Welcome to the world of rotary cutting!
It’s pretty awesome.
In this video I show you how to square up your fabric and how to use basic rotary cutting tools to cut strips – on the straight grain and on the bias.
You use straight grain strips to attach to straight edges – like the edges of a quilt.
If you need your strips to curve (like around a curved hem, or to enclose the raw edges of armholes) then you use bias-cut strips.
Remember – that rotary cutter is razor sharp. Keep your fingers away from the blade at all times, and always remember to close the blade (or engage the safety) before you set it down. No blood on the fabric – that’s my motto. 🙂
Want to put those new rotary cutting skills into action?
I designed this quilt especially for beginners and it’s really easy to make. As in – I don’t care if you just took your first sewing machine out of the box and haven’t even threaded it yet – you can make this quilt. 🙂 Get the Buttonholes quilt pattern here.
If you want to learn some more advanced rotary cutting skills, here are some posts that show you how to use additional rulers. . .
- How to Make Half Square Triangles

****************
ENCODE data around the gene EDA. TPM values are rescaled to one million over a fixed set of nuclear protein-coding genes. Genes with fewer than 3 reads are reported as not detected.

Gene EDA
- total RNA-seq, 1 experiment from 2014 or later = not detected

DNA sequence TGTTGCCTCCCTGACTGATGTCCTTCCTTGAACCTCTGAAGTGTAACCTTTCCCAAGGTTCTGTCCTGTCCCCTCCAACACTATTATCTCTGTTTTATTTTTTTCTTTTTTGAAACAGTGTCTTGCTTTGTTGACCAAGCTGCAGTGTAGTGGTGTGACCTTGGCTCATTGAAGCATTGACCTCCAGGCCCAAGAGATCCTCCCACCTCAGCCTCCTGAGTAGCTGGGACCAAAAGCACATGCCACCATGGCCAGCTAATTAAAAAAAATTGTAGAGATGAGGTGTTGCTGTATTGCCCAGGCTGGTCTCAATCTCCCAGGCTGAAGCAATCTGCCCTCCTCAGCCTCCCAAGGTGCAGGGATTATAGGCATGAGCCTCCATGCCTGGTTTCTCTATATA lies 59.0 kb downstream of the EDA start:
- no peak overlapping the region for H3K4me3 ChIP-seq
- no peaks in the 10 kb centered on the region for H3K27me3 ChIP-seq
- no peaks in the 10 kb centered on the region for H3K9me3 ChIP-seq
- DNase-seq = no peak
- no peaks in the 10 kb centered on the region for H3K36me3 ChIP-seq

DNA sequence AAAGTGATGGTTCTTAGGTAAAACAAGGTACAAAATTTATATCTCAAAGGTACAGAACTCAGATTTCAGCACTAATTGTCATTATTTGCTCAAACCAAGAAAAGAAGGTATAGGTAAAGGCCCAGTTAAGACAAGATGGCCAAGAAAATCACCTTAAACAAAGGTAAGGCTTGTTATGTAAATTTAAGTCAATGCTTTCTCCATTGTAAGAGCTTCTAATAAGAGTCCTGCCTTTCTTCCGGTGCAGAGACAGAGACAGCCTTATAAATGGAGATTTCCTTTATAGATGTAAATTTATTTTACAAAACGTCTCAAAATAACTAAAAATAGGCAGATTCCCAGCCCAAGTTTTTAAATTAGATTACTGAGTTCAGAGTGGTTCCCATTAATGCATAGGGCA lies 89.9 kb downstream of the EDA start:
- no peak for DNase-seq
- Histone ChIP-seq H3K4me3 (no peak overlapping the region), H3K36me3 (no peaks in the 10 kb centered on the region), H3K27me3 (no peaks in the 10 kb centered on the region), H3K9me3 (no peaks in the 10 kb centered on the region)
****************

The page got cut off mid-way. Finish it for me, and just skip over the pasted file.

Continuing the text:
- How to Trim Quilt Blocks
- How to Make a Polaroid Quilt – a free tutorial
One more link. If you do much rotary cutting at all, you’ll notice your cutting mat gets pretty fuzzy over time – especially if you cut batting like I do! This post shows you an easy way to clean a fuzzy cutting mat.
Does it matter what direction you cut in (up and down or across) to get a straight grain cut?
Usually you cut across – but I’ve been known to cut up and down – especially when using striped fabric if I want my stripes to run a certain way. But either way will give you a straight grain cut that has very little “bend” to it.
great work good tutorial thanks
Thanks! Glad it was helpful!
This makes sense for when you have a piece of fabric that you might get from the store that has selvedge edges. But what if you are using scrap fabric – like you are cutting up an old shirt or pair of pants to make bean bags? Do you need to make sure that your fabric is true?